SASKATOON -- The Ministry of Highways has opened two new sets of passing lanes on Highway 2 between Prince Albert and Christopher Lake which it says will improve safety.

"Passing lanes offer opportunities for motorists to pass, leading to improved traffic flow and also ensuring everyone gets to their destination safely," said Minister of Highways Fred Bradshaw.

Construction of the eight-kilometre stretch cost $7.5 million and was completed ahead of schedule.

“On this highway you’ll see everything from pulp haulers, to campers to boats being towed, semis going north up to the mines,” said Don Fryk, a local area resident.

“If people use these properly, that’s going to save a lot of tragedy, headaches, time.”

According to collision statistics recorded by SGI, the five year average of collisions on Highway 2 between Prince Albert and Christopher Lake is 55 per year.

The province's first major passing lanes pilot project, Highway 10, shows 75 per cent fewer fatal crashes five years after its completion. Other studies cited by the government report a 25 per cent reduction in collisions on highways with passing lanes.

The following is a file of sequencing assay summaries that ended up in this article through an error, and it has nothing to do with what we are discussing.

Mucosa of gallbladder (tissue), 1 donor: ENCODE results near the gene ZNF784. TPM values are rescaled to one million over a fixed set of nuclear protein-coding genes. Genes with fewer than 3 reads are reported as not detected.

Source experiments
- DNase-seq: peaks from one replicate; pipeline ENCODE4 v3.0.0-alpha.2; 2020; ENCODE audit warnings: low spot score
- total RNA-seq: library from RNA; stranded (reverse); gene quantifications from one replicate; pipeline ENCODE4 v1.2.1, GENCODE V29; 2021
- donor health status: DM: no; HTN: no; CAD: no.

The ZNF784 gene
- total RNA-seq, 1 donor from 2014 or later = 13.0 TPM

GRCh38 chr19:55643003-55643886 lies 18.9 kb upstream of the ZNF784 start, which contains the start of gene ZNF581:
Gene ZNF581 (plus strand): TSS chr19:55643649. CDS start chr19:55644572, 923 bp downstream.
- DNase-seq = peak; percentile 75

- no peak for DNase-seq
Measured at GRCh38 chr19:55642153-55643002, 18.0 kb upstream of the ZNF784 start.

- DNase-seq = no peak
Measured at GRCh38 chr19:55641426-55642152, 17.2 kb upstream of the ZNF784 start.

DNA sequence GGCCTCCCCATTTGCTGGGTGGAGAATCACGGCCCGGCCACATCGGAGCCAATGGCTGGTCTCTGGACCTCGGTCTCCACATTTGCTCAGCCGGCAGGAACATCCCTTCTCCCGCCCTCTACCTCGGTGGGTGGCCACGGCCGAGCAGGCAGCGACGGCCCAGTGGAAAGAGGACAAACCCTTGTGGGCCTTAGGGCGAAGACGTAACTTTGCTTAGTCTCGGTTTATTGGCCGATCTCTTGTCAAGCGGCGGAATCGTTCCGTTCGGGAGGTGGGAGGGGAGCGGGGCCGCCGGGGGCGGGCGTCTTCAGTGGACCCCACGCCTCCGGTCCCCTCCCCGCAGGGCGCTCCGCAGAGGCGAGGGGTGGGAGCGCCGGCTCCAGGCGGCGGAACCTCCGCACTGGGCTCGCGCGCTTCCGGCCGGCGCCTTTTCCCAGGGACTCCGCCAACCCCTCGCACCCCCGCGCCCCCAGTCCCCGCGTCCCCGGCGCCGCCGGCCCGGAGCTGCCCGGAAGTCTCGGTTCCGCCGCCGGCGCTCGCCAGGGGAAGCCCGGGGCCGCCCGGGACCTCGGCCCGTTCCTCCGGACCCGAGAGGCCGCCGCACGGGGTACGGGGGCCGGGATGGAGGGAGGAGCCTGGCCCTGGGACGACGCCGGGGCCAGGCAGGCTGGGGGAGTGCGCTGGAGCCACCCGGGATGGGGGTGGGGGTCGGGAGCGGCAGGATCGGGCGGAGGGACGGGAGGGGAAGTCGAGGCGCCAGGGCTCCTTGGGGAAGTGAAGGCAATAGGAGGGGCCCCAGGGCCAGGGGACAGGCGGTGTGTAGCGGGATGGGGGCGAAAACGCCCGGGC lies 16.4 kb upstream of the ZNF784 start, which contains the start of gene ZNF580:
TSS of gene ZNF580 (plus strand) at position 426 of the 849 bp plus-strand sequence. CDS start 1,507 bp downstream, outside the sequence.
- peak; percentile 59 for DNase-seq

Still, John Halkett, band councillor of the nearby Little Red First Nation, says he would have liked the stretch made into a twinned double lane highway as on weekends the traffic can be backed up a couple of kilometers.

“You got a passing lane on this side but if you’re heading south you can’t pass on that side. It’s a solid line. So I’m hoping it’s incomplete and will be completed sometime,” said Halkett.

He says members from his community benefited from the project by selling 30,000 yards of gravel used in its construction.

"Highway 2 is such an important corridor for the area and these new passing lanes will benefit so many people through safety and expanded capacity for an ever-growing area,” said MLA for Saskatchewan Rivers Nadine Wilson.

Over the next two years, the Government of Saskatchewan is constructing 30 new sets of passing lanes, building on the 27 sets constructed in the last four years.